Leaving aside for a moment the whole Brexit fiasco – doubtless to everyone’s great relief – it is worth noting that there is something rather interesting happening here as what in another time would have been referred to as the ‘minor parties’ at Westminster challenge, not only the government, but also the official opposition.
From a Scottish perspective, much of what has been happening in politics over the past three decades can be viewed as an increasingly desperate effort on the part of the British establishment to get back to ‘business as usual’. The British media, even more than British politicians, has evinced an almost frantic desire to return to the simplicities and certainties of the old British two-party politics that prevailed until the upstart SNP came along and made things complicated.
And now Westminster has been infected. The efforts to stifle, suppress and sideline the SNP contingent in the British Parliament have been to no avail. They’ve tried everything from EVEL to drowning out SNP MP’s contributions in the chamber with a cacophony of babble and barnyard noises. They’ve denied the SNP group at Westminster the opportunity to debate issues that have profound implications for Scotland. They’ve all but entirely excluded the SNP administration in Edinburgh from Brexit (sorry!) negotiations. They’ve worked assiduously to keep SNP politicians off our TV screens.
Despite all this, those pestilential ‘Nats’ persist in conducting themselves as if a clear and incontrovertible mandate from the electorate entitled them to a significant participatory role in the British political system. What the hell is wrong with these people!? They act as if being the third largest group at Westminster could possibly compensate for their appalling Scottishness.
Why can’t they just accept that their party, like their piffling little country and its pretendy wee parliament, is entirely peripheral to the ‘real’ politics of the British state? Why can’t they settle for the privilege of being allowed to sit on the glorious green benches in the divinely ordained ‘Mother of Parliaments’? Why do they insist on interfering in important matters best left to the British political elite?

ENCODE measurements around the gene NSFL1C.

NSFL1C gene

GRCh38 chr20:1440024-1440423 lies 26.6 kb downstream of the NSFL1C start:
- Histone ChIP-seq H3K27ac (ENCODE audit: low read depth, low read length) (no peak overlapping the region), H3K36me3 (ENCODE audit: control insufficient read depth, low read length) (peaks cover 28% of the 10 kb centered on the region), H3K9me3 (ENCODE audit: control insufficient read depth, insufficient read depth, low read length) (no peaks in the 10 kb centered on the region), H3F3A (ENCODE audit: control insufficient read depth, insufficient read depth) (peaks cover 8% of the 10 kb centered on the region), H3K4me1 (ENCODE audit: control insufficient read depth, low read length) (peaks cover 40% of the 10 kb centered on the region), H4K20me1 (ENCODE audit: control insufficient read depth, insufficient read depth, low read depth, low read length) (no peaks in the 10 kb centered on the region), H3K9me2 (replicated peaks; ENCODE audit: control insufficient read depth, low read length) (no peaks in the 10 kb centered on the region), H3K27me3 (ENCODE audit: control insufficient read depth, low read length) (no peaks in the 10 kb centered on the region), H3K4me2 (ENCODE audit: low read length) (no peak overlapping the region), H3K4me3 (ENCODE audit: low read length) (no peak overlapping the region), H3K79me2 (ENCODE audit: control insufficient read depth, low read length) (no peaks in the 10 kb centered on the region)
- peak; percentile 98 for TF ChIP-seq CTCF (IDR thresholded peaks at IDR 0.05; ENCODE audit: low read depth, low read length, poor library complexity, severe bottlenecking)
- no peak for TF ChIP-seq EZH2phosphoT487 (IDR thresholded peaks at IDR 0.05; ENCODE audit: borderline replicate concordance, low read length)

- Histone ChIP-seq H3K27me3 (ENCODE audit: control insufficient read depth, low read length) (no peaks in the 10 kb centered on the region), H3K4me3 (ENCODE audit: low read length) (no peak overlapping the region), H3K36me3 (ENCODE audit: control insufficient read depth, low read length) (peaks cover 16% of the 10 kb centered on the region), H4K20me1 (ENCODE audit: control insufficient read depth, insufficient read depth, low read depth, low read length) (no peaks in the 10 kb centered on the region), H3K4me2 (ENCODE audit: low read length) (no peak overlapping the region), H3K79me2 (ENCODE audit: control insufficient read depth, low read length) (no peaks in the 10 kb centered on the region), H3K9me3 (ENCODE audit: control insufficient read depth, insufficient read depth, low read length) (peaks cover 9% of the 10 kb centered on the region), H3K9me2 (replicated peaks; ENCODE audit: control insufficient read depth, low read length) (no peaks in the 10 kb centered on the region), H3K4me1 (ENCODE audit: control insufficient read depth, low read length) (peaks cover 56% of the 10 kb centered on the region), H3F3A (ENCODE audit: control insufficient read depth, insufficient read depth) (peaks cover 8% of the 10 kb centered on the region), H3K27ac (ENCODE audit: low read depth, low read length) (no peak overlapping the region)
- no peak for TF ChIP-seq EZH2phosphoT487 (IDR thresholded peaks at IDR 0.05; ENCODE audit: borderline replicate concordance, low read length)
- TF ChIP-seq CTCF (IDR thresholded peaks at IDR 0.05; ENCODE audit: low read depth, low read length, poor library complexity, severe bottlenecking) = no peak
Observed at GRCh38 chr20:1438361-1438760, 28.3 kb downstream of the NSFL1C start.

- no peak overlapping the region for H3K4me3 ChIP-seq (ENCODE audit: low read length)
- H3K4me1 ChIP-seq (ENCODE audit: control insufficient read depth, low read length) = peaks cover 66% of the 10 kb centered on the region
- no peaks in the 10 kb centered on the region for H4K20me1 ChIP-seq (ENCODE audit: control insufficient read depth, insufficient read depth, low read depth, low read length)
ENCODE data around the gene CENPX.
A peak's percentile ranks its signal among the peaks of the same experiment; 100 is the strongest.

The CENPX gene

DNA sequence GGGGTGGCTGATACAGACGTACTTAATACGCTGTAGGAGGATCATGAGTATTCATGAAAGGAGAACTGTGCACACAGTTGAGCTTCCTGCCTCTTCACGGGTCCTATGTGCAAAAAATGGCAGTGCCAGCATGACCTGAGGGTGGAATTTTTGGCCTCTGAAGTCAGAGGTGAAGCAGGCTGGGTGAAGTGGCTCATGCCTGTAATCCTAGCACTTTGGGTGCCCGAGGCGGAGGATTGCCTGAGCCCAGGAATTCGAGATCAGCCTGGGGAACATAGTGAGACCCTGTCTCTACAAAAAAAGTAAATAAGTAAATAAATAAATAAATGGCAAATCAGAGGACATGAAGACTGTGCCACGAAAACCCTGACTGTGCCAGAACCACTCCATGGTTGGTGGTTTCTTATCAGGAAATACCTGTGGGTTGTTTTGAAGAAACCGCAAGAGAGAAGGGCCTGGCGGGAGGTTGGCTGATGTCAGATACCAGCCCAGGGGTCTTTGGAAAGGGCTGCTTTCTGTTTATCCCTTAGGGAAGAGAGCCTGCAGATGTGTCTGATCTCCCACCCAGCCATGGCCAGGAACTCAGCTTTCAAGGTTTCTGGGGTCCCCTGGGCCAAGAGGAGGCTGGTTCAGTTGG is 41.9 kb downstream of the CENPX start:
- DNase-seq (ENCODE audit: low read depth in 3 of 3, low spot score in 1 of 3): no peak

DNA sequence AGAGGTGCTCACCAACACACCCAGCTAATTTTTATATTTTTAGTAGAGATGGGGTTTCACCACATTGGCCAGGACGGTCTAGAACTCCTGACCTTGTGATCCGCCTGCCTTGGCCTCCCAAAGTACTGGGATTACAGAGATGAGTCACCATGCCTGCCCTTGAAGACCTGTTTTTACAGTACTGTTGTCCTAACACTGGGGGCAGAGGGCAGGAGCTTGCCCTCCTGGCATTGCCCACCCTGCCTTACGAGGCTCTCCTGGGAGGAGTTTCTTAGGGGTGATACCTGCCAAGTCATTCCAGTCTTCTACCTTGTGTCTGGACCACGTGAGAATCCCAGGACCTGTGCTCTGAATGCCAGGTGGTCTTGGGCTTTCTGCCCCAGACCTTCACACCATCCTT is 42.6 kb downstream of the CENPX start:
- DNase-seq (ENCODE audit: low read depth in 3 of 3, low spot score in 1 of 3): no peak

The fact that the ‘smaller parties’ are uniting to confront the two ‘main parties’ is a highly significant development. It may not yet be an all-out revolt against the old order, but it sows the seeds. If the British establishment’s customary tactics of divide-and-rule can be overcome once, then this opens the way for further challenges to established power.
British politics is not evolved to cope with a third force. It has historically survived by eliminating potential threats early in the game; either by crushing them or by assimilating them. While being large enough and effective enough to have an impact at its heart, the SNP is sufficiently alien to the British political system to be quite indigestible. It cannot simply be absorbed. And it has proved remarkably resistant to being crushed. It is thus placed to be the core around which other elements of the political and geographical periphery might coalesce to form a third force capable of challenging, not only the old Tory/Labour duopoly, but the very structures of power, privilege and patronage which define the British state.
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